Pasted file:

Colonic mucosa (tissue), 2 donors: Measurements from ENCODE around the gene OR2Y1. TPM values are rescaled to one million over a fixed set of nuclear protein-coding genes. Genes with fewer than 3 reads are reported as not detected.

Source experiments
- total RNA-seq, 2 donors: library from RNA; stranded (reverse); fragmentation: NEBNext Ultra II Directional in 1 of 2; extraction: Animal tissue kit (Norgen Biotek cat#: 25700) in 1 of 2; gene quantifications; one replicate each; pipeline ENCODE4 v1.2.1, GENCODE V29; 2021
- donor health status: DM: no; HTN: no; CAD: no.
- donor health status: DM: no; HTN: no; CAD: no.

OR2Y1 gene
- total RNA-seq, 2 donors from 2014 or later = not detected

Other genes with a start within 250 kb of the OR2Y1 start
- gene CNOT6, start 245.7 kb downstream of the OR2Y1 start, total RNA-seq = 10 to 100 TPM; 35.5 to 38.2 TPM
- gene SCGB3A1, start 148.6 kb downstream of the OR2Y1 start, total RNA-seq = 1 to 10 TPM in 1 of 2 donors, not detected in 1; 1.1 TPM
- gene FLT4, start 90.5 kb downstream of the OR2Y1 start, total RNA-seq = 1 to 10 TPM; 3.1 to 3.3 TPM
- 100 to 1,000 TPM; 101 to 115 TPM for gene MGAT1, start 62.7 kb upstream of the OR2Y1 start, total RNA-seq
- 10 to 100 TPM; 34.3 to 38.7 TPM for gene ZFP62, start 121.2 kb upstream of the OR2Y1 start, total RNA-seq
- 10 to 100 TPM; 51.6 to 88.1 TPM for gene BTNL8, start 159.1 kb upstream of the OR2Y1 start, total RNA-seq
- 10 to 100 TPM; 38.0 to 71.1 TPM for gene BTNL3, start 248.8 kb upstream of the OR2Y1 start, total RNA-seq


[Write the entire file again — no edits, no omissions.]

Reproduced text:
Colonic mucosa (tissue), 2 donors: Measurements from ENCODE around the gene OR2Y1. TPM values are rescaled to one million over a fixed set of nuclear protein-coding genes. Genes with fewer than 3 reads are reported as not detected.

Source experiments
- total RNA-seq, 2 donors: library from RNA; stranded (reverse); fragmentation: NEBNext Ultra II Directional in 1 of 2; extraction: Animal tissue kit (Norgen Biotek cat#: 25700) in 1 of 2; gene quantifications; one replicate each; pipeline ENCODE4 v1.2.1, GENCODE V29; 2021
- donor health status: DM: no; HTN: no; CAD: no.
- donor health status: DM: no; HTN: no; CAD: no.

OR2Y1 gene
- total RNA-seq, 2 donors from 2014 or later = not detected

Other genes with a start within 250 kb of the OR2Y1 start
- gene CNOT6, start 245.7 kb downstream of the OR2Y1 start, total RNA-seq = 10 to 100 TPM; 35.5 to 38.2 TPM
- gene SCGB3A1, start 148.6 kb downstream of the OR2Y1 start, total RNA-seq = 1 to 10 TPM in 1 of 2 donors, not detected in 1; 1.1 TPM
- gene FLT4, start 90.5 kb downstream of the OR2Y1 start, total RNA-seq = 1 to 10 TPM; 3.1 to 3.3 TPM
- 100 to 1,000 TPM; 101 to 115 TPM for gene MGAT1, start 62.7 kb upstream of the OR2Y1 start, total RNA-seq
- 10 to 100 TPM; 34.3 to 38.7 TPM for gene ZFP62, start 121.2 kb upstream of the OR2Y1 start, total RNA-seq
- 10 to 100 TPM; 51.6 to 88.1 TPM for gene BTNL8, start 159.1 kb upstream of the OR2Y1 start, total RNA-seq
- 10 to 100 TPM; 38.0 to 71.1 TPM for gene BTNL3, start 248.8 kb upstream of the OR2Y1 start, total RNA-seq